More and more, I am finding myself discussing nutrition with my patients.  I find it foundational to health and unavoidable.  We are, indeed, what we eat.  Luckily, nutrition is all about choices.  Below, I've written a list of ten choices I recommend to those who ask: 1. Chew.  If we chew our food more, it keeps us from shoveling too much into our mouths.  It also stimulates digestive enzymes released in our mouth, starting the digestive process immediately.  If we don't chew, our body has to work harder to digest our food.  Wouldn't you rather that energy be used elsewhere? 2. Read labels.  It shouldn't be difficult to read the list of ingredients on the label of your groceries.  If you can't pronounce it, or don't know what it is (preservatives, sweeteners, food colorings, etc.), chances are, it is not healthy for you to [...]


By |2013-03-26T12:00:09+00:00March 26th, 2013|Modern Imbalances, Traditional Chinese Medicine|

One of the most powerful natural healing remedies available to us is simple sleep.  I am always surprised how often a good nights sleep will relieve a pain, calm nerves, reduce a rash, alleviate nausea or even stop a headache.  If you struggle with sleep - difficulty falling asleep, staying asleep, or waking up - maybe a few of the suggestions below will bring you some rest. 1. There is a Chinese phrase, "One hour of sleep before midnight is better than two hours of sleep after midnight."  In Chinese medicine, our Liver rejuvenates and stores our blood, preparing it for the next day.  It does this around the hours of 11pm - 3am.  Getting to sleep before 11pm allows your Liver to restore your blood for the next day instead of maintaining your blood while you are awake. 2. I find that one [...]


By |2013-03-19T12:00:35+00:00March 19th, 2013|Traditional Chinese Medicine|

Inflammation is a common topic now a days.  Both conventional and traditional practitioners are concerned about the prolonged side effects of chronic inflammation.  But what exactly is inflammation, what causes it, and how come it can lead to so many issues? When the body encounters a stimuli (a pathogen, an irritant or an injury) it naturally responds with a biological immune cascade to initiate healing.  This is an ACUTE, short-lived process that increases blood flow to the area and starts a biochemical reaction resulting in Pain, Heat, Redness, Swelling and sometimes even Immobility.  This is how we heal, and it is natural. If, though, the stimuli continues to damage the same area, the irritated cells or tissue become thickened, or worse, can die!  Chronic irritants can be: non-degradable pathogens, viral infections, persistent foreign bodies, autoimmune reactions and foods that are overly processed and refined. [...]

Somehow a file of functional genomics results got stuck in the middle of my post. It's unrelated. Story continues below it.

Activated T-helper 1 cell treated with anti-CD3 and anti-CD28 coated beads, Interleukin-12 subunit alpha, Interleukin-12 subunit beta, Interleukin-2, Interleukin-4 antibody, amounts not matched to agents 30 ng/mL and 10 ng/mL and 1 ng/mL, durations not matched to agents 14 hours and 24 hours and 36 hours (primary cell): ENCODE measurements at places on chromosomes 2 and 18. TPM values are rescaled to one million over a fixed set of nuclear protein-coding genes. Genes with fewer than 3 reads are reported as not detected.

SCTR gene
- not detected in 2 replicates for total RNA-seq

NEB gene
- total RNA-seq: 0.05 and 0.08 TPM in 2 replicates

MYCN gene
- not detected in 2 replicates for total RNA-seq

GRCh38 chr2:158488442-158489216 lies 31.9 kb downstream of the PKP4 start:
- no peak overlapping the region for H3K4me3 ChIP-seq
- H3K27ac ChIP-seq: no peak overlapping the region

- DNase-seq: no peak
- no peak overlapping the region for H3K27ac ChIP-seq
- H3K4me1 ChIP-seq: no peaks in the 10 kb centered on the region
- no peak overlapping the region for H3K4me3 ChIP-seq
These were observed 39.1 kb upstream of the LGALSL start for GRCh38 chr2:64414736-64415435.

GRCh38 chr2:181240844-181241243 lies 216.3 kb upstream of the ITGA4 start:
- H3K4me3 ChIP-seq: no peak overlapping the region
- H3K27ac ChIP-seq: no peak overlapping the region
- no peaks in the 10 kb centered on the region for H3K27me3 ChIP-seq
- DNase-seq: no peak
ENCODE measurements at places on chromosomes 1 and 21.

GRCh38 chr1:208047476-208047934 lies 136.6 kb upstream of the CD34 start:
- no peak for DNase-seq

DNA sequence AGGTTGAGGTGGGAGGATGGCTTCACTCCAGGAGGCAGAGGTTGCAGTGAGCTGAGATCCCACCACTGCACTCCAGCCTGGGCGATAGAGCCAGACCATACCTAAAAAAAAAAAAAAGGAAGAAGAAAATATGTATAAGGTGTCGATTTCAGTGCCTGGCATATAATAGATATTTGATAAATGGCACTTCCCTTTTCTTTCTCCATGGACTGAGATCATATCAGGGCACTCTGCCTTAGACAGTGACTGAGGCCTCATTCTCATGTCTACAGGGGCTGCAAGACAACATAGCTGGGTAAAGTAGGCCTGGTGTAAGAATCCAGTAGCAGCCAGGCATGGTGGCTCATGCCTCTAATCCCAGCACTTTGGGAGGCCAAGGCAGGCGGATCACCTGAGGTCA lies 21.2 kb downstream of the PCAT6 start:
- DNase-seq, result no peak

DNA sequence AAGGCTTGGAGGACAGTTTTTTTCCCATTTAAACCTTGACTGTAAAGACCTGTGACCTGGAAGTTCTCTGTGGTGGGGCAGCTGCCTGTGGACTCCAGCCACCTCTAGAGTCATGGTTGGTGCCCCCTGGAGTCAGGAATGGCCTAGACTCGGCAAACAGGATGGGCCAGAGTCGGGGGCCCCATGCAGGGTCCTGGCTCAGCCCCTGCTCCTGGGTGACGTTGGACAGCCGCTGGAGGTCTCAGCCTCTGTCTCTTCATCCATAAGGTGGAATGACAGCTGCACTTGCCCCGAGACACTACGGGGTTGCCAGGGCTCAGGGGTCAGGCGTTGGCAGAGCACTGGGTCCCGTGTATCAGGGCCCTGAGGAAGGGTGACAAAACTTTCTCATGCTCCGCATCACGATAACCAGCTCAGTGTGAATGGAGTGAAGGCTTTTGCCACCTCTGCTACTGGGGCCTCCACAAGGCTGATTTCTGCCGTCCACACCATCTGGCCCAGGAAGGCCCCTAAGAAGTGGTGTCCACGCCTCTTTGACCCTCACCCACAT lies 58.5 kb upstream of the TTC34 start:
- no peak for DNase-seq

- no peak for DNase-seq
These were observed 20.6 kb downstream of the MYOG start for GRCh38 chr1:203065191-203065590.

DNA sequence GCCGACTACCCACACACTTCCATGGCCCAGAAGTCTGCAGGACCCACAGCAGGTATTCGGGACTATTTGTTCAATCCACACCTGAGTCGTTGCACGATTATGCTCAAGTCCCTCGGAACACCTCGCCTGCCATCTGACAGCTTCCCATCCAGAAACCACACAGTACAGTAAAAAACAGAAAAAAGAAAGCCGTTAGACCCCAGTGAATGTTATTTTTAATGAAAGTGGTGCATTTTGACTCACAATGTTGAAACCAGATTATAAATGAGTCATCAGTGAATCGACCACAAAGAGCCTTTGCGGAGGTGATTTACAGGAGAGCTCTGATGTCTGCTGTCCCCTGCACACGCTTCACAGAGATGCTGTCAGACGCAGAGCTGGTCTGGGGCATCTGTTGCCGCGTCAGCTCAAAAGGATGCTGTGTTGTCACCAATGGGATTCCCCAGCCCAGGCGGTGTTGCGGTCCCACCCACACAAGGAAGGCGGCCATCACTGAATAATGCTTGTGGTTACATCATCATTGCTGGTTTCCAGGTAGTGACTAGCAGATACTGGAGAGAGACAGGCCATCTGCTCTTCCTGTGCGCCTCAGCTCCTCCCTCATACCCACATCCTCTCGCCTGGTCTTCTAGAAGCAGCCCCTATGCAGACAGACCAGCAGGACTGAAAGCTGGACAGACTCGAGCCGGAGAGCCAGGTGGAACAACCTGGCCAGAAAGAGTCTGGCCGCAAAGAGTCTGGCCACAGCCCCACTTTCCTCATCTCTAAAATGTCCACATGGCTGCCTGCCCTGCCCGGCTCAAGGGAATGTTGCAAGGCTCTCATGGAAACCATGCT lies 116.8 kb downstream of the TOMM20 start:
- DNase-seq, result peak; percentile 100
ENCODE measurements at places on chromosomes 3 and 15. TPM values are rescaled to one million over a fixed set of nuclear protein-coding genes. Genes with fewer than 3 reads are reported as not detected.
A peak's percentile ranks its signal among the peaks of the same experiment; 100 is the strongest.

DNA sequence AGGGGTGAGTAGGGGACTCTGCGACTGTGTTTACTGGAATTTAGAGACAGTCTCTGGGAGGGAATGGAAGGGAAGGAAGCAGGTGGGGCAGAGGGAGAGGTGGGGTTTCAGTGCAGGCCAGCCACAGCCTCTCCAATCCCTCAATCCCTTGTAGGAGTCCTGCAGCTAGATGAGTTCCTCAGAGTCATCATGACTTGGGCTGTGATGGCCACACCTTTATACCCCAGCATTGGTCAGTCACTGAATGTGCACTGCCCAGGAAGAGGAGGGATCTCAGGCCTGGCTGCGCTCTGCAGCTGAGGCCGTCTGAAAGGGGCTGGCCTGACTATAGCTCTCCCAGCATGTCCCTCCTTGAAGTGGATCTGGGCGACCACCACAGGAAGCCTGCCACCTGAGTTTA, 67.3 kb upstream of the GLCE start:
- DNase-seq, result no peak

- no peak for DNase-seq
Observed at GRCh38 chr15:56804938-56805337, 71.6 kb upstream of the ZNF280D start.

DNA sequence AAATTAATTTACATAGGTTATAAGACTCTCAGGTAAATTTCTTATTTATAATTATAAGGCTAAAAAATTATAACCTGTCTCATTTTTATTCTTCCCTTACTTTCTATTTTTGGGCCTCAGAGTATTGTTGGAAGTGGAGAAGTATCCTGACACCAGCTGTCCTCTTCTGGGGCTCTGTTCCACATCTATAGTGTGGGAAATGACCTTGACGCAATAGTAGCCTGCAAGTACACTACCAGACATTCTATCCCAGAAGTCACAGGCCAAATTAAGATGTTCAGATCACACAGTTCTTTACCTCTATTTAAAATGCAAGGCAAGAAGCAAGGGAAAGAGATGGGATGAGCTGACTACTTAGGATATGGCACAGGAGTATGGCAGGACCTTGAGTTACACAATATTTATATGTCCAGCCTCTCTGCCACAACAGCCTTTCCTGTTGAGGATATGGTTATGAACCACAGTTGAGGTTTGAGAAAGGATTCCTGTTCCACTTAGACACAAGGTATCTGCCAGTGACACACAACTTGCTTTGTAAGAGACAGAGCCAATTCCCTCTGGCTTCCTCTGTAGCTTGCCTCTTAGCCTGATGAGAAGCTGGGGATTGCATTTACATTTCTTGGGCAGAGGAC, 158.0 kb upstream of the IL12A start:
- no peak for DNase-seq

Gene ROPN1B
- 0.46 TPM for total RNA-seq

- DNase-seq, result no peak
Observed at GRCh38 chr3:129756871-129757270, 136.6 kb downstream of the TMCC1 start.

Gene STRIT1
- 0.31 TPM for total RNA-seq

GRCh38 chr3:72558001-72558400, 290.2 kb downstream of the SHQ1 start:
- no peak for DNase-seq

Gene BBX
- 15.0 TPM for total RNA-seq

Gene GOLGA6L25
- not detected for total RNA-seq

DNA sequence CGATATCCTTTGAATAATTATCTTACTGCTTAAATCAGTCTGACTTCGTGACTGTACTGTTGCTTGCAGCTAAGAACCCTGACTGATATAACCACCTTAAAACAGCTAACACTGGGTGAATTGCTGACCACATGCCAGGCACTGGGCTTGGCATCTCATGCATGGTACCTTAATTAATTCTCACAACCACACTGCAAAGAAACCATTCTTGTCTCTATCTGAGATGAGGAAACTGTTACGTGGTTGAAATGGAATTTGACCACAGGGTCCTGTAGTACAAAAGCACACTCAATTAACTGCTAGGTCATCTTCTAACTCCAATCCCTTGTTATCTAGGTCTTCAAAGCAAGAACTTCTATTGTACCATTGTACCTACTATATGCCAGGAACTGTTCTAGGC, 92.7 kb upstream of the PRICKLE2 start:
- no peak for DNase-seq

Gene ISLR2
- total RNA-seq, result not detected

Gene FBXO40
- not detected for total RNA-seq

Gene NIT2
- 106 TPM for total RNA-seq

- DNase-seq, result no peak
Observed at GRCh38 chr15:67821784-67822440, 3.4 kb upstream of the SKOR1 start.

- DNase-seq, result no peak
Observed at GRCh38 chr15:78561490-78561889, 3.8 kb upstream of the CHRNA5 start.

Let me see your tongue!

By |2013-02-11T12:00:36+00:00February 11th, 2013|Traditional Chinese Medicine|

Photo Credit: Last week, I had a patient ask me, "What in the world are you looking at when you tell me to show you my tongue?"  Good question.  Let's talk about it. First and foremost, Traditional Chinese Medicine uses many different types of diagnostic methods to uncover the root cause of imbalance.  When you come into the office, I listen to your voice, I look at your skin color, I watch your gestures and your gate, I even use my nose to pick up subtle clues.  This all happens within the first minute of us talking.  After I ask about your life style and any symptoms you may have (all the while intently listening to your word choice and your tone, inflection and pace), I'll ask you to get up on the table where I can feel your pulse (sometimes [...]